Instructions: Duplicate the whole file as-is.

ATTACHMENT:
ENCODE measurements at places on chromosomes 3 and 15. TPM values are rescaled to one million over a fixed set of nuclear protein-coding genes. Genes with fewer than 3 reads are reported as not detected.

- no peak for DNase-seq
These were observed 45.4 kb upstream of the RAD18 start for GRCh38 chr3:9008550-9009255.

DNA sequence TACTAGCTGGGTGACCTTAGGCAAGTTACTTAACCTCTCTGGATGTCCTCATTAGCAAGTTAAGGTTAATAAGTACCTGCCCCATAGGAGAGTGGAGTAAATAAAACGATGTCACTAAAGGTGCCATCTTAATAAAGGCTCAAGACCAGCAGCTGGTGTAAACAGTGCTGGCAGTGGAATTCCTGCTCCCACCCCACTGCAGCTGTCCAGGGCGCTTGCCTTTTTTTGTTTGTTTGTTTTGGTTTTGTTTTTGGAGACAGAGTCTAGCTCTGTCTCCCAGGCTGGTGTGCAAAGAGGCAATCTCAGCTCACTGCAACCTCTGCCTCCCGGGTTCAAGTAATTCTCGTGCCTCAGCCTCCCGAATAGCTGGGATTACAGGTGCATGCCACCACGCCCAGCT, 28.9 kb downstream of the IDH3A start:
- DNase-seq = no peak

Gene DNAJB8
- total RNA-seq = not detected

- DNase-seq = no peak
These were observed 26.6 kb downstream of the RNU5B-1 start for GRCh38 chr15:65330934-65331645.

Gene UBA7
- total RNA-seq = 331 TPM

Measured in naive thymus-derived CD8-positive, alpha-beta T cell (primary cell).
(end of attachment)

ENCODE measurements at places on chromosomes 3 and 15. TPM values are rescaled to one million over a fixed set of nuclear protein-coding genes. Genes with fewer than 3 reads are reported as not detected.

- no peak for DNase-seq
These were observed 45.4 kb upstream of the RAD18 start for GRCh38 chr3:9008550-9009255.

DNA sequence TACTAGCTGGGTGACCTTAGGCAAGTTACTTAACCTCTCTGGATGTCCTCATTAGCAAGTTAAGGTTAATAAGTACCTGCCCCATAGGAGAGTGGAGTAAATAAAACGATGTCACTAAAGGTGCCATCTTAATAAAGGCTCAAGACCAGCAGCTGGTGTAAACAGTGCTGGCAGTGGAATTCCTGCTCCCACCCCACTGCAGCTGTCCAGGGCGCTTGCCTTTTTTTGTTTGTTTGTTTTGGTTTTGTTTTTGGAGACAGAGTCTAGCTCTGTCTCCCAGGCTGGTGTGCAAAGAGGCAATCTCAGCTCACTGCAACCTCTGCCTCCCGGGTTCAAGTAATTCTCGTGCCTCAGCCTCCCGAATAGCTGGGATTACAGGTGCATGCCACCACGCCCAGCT, 28.9 kb downstream of the IDH3A start:
- DNase-seq = no peak

Gene DNAJB8
- total RNA-seq = not detected

- DNase-seq = no peak
These were observed 26.6 kb downstream of the RNU5B-1 start for GRCh38 chr15:65330934-65331645.

Gene UBA7
- total RNA-seq = 331 TPM

Measured in naive thymus-derived CD8-positive, alpha-beta T cell (primary cell).